The Remparts, whose coach is Hockey Hall of Famer Patrick Roy, have an eight-point lead over Bobby Smith’s Halifax Mooseheads for first place in the Q. Since joining the Remparts, Langlois has been playing heavy minutes with a spot on the team’s top power play. That may change when Florida Panthers second-round pick Evan Nause returns from a broken foot, but Langlois figures to maintain a major role for the rest of his fourth QMJHL season.
“He was playing top-four minutes when he got there, probably 20 minutes a night, and now he’s playing 25, 26 minutes a night in all the key offensive situations while also playing penalty kill and playing against top lines basically every game,” Coyotes defenseman development coach Kurtis Foster said. “The situation has gone very well for him where now he’s playing with a lot of NHL drafted players, strong players, and his offensive abilities are really coming out while his defensive game is improving.”
In 47 games split between Cape Breton and Québec, Langlois has nine goals and 39 points.
“When he was in Cape Breton, I think he would admit he probably tried too much because he felt like he had to change the game, where now we can go play because he plays on a strong team and there’s a lot of good players around him,” Foster said. “The biggest difference he sees in practice is with the team having so many high NHL picks, these guys push each other every day and there’s a lot of competition.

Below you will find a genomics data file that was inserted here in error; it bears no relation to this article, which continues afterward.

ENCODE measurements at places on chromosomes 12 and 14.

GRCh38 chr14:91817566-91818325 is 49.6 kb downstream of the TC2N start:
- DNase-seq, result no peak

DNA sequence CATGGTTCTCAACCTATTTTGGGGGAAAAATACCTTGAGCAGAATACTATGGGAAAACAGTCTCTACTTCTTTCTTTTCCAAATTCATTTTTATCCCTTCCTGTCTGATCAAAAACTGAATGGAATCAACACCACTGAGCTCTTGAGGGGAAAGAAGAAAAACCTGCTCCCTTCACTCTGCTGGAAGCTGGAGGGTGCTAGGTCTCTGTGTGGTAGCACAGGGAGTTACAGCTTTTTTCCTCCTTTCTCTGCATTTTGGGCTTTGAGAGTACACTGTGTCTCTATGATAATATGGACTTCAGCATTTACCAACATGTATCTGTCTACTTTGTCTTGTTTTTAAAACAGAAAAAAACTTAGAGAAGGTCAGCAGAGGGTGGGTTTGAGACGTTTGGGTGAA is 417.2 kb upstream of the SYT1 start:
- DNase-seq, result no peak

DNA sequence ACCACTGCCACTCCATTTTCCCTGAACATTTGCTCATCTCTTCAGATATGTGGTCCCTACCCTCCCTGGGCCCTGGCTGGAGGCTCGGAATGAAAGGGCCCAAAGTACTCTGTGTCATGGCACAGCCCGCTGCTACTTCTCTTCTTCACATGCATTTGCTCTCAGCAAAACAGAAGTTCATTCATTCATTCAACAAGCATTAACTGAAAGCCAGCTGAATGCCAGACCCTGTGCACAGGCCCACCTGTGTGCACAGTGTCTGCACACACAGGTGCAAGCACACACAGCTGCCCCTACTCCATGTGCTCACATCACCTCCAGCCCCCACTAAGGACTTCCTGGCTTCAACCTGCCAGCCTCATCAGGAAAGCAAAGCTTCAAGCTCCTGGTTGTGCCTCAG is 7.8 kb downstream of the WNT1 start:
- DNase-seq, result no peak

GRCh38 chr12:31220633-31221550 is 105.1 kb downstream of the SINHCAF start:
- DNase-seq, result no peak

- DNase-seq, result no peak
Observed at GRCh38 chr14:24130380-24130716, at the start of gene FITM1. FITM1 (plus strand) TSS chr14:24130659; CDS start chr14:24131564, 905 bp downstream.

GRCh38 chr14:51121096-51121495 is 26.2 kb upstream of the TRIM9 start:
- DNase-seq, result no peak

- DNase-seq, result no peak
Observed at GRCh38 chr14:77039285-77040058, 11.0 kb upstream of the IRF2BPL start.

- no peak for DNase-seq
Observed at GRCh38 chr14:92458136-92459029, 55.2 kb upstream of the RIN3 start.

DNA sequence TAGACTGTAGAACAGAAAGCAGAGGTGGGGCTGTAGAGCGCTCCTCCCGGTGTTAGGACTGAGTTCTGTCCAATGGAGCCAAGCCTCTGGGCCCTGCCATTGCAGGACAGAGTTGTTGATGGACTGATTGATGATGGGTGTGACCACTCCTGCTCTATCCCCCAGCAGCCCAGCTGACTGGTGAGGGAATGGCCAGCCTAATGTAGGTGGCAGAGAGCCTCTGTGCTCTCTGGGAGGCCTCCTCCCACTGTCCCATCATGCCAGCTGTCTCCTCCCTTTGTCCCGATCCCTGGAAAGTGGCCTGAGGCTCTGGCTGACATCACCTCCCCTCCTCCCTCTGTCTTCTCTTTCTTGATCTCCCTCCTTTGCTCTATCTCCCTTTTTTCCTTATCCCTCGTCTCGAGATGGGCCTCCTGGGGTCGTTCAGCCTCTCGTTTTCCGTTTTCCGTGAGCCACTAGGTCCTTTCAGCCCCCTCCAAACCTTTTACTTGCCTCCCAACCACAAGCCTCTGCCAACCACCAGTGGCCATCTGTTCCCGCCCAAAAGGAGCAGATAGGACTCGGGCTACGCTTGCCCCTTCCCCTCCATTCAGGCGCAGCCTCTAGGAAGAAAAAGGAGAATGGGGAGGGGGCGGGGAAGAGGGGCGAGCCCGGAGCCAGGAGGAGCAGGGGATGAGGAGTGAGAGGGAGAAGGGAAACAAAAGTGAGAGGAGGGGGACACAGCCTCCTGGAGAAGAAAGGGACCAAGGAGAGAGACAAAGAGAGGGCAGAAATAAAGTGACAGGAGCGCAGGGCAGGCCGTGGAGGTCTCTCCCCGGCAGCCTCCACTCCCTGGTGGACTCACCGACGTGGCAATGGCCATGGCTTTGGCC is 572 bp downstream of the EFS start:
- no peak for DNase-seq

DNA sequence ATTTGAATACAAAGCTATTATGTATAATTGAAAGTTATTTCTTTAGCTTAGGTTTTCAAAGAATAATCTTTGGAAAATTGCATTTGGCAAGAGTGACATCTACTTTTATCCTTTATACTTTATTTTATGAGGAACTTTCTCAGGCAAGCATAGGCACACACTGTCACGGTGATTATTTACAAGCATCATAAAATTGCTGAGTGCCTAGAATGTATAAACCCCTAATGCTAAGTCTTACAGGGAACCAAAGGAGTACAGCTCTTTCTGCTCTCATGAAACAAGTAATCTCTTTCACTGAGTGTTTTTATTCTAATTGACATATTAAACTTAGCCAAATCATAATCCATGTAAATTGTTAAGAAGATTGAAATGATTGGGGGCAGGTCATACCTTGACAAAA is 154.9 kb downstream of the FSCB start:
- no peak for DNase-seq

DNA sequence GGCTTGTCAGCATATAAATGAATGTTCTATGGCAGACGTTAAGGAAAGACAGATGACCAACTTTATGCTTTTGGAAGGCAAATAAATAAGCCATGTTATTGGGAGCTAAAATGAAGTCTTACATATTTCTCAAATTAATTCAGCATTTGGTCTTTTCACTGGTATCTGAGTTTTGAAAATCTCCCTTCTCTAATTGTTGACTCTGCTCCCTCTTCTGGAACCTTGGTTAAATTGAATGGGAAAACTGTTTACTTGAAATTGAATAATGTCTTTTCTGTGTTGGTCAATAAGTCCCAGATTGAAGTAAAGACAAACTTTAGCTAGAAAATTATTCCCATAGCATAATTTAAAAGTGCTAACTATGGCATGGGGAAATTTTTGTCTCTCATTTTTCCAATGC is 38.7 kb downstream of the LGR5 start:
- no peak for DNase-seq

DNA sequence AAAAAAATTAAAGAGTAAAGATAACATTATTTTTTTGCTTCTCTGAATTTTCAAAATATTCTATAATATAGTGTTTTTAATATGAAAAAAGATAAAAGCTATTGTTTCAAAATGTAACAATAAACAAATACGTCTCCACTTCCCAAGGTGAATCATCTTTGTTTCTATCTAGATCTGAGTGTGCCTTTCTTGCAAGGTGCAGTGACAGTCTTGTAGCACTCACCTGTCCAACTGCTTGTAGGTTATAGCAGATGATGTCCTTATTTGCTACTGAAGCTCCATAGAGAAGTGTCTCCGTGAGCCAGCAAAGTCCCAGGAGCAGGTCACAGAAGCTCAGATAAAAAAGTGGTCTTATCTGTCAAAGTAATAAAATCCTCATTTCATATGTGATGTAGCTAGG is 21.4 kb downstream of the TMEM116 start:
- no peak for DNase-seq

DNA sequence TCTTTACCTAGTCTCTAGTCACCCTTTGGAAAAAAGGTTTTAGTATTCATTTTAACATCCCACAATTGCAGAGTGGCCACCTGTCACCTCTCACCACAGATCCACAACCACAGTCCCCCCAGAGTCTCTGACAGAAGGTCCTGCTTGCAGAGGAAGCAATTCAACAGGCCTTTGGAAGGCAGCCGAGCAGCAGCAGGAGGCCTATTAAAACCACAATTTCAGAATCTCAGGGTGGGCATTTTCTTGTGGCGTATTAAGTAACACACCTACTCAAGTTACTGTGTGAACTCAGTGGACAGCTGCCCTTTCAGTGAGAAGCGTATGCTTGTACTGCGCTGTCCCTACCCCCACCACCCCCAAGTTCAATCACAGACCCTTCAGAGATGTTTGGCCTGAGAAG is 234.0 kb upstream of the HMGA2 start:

“Patrick is a coach that is very big on defensive details and how they play their structure defensively. You can really see it in Jeremy’s game and how much it’s improving with the way he defends one on one, the way he defends his D-zone. Even his physicality is improving. All those parts of his game where we wanted to see improvement, it’s happening.”
Because this is Langlois’ fourth season in the CHL (he will turn 20 in September), he is eligible to turn pro and play in the AHL next season. That is a goal, he said, for which he is striving every day.
“Patrick knows how André Tourigny likes to coach and we had a good chat about it,” Langlois said. “He wants me to move on next year, go pro, whether it’s AHL or NHL. He told me that he will make sure that I play the way that André wants me to.”
If all goes well for Langlois, he’ll have a short summer. The Memorial Cup is scheduled for May 26-June 4 in Kamloops. Coyotes development camp should start about four weeks later and Langlois plans to attend. With an over-age year in the Q still possible, he’ll have to earn his pro spot in that camp and rookie camp later this summer.
In the six games since Coyotes 2021 first-round pick Dylan Guenther returned to the Western Hockey League, he has four goals, nine points and the Seattle Thunderbirds are 6-0 to open an eight-point lead on Kamloops atop the Western Conference.
In five games since returning from injury to Torpedo Nizhny Novgorod of the KHL, Coyotes 2019 fourth-round pick Alexandr Daryin had three goals and an assist. Former Russian and NHL star Igor Larionov is his coach. Stempniak stays in touch with him.
Coyotes 2019 fifth-round pick Aku Räty has continued his strong play with Tampereen Ilves. In 46 games, he has 15 goals and 37 points.
- In his past nine games, Coyotes 2022 first-round pick Logan Cooley has three goals and 16 points to climb into fourth place among NCAA points leaders with 44. Cooley’s Minnesota Golden Gophers (23-8-1) lead the Big Ten and are ranked No. 1 in the PairWise rankings.
Top photo of Coyotes prospect Jérémy Langlois at the 2022 NHL Draft via Getty Images.